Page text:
Back in the summer of 2004, Kikikatie, Rocknroll Hanover and Dr. Gunn might have crossed paths at Woodbine. Both horses competed in stakes at Woodbine on Aug. 28, 2004. Kikikatie finished second in the $543,543 Fan Hanover Stakes final—the race named after the top filly campaigned by longtime Armstrong executive Dr. Glen Brown, Dr. Gunn’s colleague for many years. Rocknroll Hanover took third in an elimination for the Metro, which he won the following week.
As a 3-year-old in 2004, Kikikatie competed in a very tough sophomore pacing filly class, which most notably included eventual Horse of the Year Rainbow Blue. With Rainbow Blue becoming the dominant filly in the division, Kikikatie didn’t have the kind of season she did as a 2-year-old, when she turned in two of her greatest performances—winning the She’s A Great Lady Pace after a tough stretch battle with Artbitration, and finishing second in the Breeders Crown after being caught at the wire by Pans Culottes.
She finished her dazzling freshman campaign with 14 straight wins in 15 starts and was voted the 2003 Dan Patch 2-Year-Old Pacing Filly of the Year. Nevertheless, Kikikatie’s 3-year-old season included a win in the Mistletoe Shalee on Hambletonian Day at the Meadowlands—when Rainbow Blue was spooked by a trackside photographer—and concluded with $476,607 in earnings.
But at age four, Kikikatie struggled on the track. Joe Seekman trained the mare throughout her racing career and said the end of her days on the track came because of an injury, although he admitted his memory of something 17 years ago wasn’t great.
“I think she had a suspensory problem,” he said.
Seekman said Kikikatie was one of those tough fillies in the barn that on the track shows perfect manners—and a desire to be the best.
“She could kick you out of the cart jogging, but on the track she went about the business of racing without any of that,” he said.
As a daughter of Real Artist out of a Cam Fella mare, Kikikatie was the kind of match Dr. Gunn wanted to see for any mares Lothlorien bred to Rocknroll Hanover. Grange and her mother bought three broodmares for their joint Lothlorien venture: Kikikatie; another Cam Fella-line mare, the Camluck daughter Please Me Please p,1:51.2s ($756,238); and the Artsplace mare Belovedangel p,3,1:50.3 ($679,074). Kikikatie was the most expensive of the three, costing $500,000.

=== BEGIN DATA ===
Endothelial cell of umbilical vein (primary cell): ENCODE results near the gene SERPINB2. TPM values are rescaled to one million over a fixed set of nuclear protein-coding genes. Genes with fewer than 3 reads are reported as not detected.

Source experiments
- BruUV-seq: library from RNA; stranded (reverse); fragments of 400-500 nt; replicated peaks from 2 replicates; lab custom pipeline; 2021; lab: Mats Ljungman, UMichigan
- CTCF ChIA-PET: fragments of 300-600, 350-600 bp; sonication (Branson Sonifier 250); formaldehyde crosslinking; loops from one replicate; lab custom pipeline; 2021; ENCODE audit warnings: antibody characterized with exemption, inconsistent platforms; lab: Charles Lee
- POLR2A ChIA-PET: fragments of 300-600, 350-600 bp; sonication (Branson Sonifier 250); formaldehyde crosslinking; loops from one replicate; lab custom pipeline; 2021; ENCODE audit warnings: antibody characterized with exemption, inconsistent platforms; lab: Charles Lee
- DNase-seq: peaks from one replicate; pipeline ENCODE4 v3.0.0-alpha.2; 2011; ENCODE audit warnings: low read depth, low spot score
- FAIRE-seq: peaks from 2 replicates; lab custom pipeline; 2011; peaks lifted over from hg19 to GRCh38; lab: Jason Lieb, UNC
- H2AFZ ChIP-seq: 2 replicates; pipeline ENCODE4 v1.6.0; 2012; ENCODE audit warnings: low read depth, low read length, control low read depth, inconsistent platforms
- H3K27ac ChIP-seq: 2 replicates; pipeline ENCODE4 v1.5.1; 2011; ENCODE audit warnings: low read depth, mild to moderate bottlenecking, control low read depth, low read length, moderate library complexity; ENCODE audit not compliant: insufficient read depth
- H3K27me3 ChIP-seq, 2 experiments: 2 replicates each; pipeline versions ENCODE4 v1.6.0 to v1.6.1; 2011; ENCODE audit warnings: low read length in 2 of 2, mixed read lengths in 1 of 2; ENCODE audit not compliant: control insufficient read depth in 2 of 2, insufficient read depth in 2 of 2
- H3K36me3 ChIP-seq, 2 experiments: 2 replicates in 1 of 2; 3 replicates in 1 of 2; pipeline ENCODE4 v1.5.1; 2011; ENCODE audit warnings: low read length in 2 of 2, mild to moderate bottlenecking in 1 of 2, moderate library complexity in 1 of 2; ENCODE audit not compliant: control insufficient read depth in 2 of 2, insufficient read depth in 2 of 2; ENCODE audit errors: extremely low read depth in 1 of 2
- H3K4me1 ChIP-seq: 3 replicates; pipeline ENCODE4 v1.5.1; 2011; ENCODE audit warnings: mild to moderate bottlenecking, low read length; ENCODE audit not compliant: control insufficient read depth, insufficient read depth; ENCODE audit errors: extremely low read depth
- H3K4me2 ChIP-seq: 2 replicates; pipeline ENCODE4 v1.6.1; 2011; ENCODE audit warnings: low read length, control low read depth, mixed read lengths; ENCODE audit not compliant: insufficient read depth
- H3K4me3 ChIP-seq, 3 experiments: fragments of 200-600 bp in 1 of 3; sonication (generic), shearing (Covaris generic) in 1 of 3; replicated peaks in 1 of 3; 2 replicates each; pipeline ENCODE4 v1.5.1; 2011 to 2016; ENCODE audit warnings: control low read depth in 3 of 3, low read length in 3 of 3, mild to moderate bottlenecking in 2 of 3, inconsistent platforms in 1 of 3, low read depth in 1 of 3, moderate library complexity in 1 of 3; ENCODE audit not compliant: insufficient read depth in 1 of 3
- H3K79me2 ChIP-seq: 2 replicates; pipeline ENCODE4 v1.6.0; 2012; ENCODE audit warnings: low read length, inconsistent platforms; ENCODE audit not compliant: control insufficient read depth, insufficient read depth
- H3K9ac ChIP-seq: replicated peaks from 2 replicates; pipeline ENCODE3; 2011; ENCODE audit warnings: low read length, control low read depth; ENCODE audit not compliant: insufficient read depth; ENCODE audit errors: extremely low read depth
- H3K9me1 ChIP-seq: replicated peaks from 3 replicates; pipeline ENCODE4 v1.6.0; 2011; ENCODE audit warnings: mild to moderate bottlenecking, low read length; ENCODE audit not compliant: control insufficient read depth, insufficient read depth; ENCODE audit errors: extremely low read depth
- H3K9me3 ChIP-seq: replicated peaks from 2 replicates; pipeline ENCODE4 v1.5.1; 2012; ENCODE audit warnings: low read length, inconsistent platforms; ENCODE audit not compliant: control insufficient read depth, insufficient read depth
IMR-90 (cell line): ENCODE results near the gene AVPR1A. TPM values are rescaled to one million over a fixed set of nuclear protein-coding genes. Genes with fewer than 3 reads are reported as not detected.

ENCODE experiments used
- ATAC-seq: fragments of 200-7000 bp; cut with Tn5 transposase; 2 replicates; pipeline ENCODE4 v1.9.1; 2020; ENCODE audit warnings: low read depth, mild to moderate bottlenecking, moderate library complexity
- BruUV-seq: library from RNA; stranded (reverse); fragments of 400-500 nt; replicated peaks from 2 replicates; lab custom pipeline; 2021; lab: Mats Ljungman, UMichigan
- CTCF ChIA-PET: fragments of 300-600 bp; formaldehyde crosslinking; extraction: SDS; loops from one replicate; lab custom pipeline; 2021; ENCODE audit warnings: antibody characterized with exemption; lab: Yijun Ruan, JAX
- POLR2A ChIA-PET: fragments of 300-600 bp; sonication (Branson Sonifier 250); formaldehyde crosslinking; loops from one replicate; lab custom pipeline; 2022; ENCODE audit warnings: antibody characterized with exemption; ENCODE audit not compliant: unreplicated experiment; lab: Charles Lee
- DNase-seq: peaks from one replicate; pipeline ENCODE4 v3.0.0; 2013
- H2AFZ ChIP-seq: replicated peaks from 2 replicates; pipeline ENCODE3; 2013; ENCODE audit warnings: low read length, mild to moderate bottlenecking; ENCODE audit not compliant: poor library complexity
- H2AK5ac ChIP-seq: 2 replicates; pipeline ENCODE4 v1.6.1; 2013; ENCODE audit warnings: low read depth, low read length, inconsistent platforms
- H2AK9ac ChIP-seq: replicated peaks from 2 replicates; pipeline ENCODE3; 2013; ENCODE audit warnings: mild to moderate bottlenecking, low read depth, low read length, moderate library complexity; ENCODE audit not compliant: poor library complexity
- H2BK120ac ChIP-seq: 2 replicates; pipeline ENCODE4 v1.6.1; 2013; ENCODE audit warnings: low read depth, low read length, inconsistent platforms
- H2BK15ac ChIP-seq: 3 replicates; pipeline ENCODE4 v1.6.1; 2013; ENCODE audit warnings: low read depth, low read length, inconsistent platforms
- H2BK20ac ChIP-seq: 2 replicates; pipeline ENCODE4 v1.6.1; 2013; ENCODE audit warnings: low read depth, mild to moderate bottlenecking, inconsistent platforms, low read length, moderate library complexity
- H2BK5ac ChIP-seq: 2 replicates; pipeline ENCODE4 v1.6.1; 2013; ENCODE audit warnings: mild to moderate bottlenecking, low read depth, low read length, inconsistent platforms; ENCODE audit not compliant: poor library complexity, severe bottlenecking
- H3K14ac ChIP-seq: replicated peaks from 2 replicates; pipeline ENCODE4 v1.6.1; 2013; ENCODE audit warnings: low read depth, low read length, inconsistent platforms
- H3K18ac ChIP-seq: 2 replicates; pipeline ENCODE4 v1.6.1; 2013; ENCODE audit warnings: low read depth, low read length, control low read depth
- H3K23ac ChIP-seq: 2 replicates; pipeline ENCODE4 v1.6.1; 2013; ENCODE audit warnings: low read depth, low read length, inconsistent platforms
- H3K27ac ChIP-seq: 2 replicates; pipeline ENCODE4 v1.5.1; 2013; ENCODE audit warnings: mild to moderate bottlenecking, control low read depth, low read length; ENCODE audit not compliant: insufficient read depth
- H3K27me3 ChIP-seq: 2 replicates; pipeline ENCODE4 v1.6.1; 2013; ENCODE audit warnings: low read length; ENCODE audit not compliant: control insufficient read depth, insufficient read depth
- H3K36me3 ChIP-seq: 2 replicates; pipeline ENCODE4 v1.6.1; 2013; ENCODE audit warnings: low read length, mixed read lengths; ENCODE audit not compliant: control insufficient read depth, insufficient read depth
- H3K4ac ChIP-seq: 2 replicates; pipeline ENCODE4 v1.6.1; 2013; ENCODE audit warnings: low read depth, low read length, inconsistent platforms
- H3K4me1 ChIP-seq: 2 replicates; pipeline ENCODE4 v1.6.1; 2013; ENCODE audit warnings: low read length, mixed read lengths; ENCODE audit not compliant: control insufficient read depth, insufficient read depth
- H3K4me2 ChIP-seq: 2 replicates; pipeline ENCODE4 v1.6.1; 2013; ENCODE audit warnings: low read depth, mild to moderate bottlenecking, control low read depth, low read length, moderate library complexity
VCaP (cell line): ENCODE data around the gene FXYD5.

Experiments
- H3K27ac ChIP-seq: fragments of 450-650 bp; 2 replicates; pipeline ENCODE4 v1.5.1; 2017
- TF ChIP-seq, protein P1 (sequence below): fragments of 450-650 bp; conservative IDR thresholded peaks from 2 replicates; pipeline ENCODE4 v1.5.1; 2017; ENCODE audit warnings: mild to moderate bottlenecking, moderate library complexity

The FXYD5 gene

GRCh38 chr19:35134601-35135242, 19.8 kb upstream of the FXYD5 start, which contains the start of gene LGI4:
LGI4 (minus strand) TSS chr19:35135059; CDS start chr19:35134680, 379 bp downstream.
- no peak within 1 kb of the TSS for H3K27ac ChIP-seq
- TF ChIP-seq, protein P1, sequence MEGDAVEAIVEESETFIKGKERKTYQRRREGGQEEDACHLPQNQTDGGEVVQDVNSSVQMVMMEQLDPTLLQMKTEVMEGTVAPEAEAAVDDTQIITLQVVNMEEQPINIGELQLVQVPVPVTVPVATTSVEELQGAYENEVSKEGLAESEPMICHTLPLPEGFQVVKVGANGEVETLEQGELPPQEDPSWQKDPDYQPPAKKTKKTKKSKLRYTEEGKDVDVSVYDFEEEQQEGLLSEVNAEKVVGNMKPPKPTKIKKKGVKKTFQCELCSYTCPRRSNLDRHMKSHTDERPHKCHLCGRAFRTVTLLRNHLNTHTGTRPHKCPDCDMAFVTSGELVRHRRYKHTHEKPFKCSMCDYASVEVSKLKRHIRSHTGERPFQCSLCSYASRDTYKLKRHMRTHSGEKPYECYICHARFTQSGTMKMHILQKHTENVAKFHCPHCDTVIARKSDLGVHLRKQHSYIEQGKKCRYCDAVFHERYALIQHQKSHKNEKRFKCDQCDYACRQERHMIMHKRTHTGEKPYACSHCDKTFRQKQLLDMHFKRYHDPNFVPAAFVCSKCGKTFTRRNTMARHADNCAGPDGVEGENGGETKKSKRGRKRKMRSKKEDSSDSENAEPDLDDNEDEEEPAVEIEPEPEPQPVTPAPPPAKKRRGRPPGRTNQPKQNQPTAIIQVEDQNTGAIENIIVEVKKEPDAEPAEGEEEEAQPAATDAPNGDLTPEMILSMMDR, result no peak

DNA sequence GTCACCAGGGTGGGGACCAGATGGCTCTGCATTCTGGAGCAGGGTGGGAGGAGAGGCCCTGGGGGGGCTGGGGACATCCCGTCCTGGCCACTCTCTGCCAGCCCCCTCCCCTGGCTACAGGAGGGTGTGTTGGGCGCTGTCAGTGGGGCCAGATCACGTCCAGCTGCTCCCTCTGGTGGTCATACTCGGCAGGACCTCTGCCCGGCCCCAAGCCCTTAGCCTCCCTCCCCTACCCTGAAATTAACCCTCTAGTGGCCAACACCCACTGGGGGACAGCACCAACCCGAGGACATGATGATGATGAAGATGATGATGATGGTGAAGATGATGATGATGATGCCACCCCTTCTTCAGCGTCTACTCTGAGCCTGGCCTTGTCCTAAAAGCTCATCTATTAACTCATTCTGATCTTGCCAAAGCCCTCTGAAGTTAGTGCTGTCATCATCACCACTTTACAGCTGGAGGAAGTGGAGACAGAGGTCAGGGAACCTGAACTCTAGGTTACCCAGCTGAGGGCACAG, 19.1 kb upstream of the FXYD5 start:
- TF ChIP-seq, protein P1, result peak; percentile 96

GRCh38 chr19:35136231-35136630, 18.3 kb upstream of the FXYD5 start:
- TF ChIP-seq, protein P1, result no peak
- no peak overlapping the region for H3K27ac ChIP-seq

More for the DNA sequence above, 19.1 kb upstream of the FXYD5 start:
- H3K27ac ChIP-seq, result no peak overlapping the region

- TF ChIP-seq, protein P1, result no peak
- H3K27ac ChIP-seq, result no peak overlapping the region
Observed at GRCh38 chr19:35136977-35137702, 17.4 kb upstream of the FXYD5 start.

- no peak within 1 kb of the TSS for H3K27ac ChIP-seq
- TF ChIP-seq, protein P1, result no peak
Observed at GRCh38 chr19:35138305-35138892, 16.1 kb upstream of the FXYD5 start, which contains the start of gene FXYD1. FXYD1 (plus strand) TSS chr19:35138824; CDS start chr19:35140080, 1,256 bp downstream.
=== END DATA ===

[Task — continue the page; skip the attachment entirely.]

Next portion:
“For me, any time you are breeding, there are the physical attributes. Then you are matching the maternal line of the dam to the maternal line of the stallion,” said Dr. Gunn of the philosophy of breeding Kikikatie to Rocknroll Han-over and Well Said, sons of Western Ideal and his sire, Western Hanover, respectively.
“I really follow Norm Hall,” Dr. Gunn added, referencing the pedigree consultant based in Prince Edward Island. “Norm’s a retired engineer, and I had an hour appointment with him once that turned into an all-day thing. He’s really big into repeating patterns, and there is often more than one pattern.”
On Jan. 29, 2007, Kikikatie delivered a colt by Rocknroll Hanover. It turned out that the first foals of all three mares Lothlorien purchased in the fall of 2006 were colts. But of the three purchases, only Kikikatie produced any offspring that enjoyed success like their mother on the racetrack.
Following her mother’s death in 2007, Grange was interviewed about her future with Standardbreds.
“There’s obviously some sentimental value attached to these foals, because it was my mother and I that had this dream,” she said. “I mean, we bred them, we kept them here, we foaled them here, raised them. It’s fun to see what you produce.”